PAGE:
So now I’m headed home with nothing more than a couple mental snapshots of that unusual species. PLUS this photo of a Pileated Woodpecker I spotted at Kapok Park yesterday. The image isn’t anywhere near sharp, but I’m very happy for the sighting and this photographic memento.
I’ll be back for the Roseate Spoonbill.
If it looks like a duck, and quacks like a duck, we have at least to consider the possibility that we have a small aquatic bird of the family anatidae on our hands.
~ Douglas Adams
I’m at the Tampa airport, headed back to Colorado. Yesterday I went to Kapok Park in late afternoon and took so many photos my camera card reached capacity and wouldn’t let me take anymore. That’s what you call satiation!
It was a typically wonderful time at Kapok Park and I’m looking forward to going through the many photos I took to see what other gems await me.
I took this photo over two months ago and still feel such a connection to the osprey who patiently endured my presence as I snapped multiple photos and then came back to shoot some more. But the tilt of its head tells me the osprey wasn’t merely the observed, but was also an observer.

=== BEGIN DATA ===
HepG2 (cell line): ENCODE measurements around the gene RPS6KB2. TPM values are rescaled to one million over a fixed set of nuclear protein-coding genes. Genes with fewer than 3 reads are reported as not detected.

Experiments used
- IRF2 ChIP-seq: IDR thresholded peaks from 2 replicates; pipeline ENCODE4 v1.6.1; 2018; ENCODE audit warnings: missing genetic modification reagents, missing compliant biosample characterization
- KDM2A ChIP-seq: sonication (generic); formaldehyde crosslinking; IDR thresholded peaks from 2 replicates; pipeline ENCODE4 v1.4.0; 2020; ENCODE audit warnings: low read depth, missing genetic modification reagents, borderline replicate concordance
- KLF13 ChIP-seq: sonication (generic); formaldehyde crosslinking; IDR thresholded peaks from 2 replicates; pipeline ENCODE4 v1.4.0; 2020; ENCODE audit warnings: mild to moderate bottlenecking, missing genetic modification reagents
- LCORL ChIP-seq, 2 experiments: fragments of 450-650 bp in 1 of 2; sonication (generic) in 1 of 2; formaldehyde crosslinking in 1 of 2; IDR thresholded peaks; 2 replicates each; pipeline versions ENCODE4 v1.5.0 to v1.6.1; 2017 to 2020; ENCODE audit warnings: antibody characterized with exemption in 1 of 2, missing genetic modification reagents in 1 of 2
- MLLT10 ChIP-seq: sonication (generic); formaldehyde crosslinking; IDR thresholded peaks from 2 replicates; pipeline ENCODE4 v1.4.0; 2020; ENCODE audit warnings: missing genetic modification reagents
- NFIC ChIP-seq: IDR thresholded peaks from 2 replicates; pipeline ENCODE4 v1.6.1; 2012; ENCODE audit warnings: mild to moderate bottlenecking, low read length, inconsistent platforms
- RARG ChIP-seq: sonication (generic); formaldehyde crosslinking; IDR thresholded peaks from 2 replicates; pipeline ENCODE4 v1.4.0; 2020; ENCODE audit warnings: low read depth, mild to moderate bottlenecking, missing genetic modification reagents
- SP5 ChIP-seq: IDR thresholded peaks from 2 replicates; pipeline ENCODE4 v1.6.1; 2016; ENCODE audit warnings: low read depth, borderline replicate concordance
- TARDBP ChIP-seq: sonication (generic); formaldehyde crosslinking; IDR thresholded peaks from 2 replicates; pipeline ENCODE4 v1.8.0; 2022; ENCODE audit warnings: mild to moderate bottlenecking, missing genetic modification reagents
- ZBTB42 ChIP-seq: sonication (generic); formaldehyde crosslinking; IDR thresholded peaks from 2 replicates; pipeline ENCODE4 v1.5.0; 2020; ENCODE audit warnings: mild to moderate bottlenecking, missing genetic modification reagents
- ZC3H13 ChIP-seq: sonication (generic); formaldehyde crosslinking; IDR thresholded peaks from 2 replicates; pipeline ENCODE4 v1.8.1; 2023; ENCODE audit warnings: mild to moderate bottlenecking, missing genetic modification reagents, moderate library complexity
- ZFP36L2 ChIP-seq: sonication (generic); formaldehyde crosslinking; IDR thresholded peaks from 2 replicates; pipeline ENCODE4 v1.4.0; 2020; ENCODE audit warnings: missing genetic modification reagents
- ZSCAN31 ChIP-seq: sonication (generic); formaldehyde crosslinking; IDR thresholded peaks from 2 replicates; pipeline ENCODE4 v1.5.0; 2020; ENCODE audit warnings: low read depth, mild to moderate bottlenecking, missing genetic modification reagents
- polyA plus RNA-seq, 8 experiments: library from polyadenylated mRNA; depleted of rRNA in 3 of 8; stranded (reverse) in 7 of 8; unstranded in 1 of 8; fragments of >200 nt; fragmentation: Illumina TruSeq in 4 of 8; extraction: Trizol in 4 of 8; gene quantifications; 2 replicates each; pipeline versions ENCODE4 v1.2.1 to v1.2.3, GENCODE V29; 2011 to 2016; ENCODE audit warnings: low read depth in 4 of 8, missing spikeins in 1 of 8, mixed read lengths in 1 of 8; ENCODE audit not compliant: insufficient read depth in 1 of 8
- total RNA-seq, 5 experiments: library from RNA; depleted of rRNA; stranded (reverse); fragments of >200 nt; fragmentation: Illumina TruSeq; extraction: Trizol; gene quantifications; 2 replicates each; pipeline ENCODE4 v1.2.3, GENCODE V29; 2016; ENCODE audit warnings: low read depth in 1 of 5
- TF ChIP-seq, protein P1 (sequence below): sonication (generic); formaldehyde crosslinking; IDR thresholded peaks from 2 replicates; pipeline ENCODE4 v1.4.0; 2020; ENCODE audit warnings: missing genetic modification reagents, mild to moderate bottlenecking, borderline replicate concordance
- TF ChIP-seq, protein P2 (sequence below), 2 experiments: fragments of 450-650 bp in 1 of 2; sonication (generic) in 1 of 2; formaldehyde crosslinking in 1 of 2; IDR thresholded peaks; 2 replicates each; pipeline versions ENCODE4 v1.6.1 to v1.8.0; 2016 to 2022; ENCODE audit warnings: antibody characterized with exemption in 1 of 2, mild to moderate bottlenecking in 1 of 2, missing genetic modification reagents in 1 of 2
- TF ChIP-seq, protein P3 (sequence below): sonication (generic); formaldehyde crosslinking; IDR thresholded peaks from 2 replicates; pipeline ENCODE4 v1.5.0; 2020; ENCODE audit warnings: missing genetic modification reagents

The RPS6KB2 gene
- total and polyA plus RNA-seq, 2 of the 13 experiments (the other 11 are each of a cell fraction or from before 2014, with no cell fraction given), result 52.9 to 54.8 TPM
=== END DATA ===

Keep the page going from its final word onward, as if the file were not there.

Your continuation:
However, it’d probably be a stretch to say we formed a mutual admiration society.
Most every time I see a Eurasion Collared-Dove in my feeder I think about how those doves are an invasive species that spread across the United States via the Bahamas. (And if I don’t think about that, I think about how they EAT SO MUCH and aren’t the brightest doves in the chandelier.) But mostly I think to myself “they’re not even supposed to be here.”
Well, today it hit me that I’m an invasive species, too! So I guess maybe I’m not the brightest dove, either. *urp*
Today as I work to revise my contemporary young adult novel that’s been in my life for what seems like FOREVER, I send prayers that the goddesses will grant me a different perspective on these pages and pages of muck. While an ibis thrives on muck, this writer does not. I’m ready for wings to help me float above it all and see this manuscript differently.
So it’s 4:50 p.m. on a Monday and all day I’ve felt a bit like the adult heron in this photo with the four juvenile herons clamoring for attention and sustenance. Except, it wasn’t my offspring needing me today, but my To Do list.
The good news is my To Do list isn’t a living creature and no one died due to neglect or starvation. The bad news is that certain items were completely ignored while others received only crumbs which means the list lives on to harangue me tomorrow.
Come to think of it, that’s two pieces of bad news. I’d be feeling a whole lot better right now if my To Do list had gone to its glory.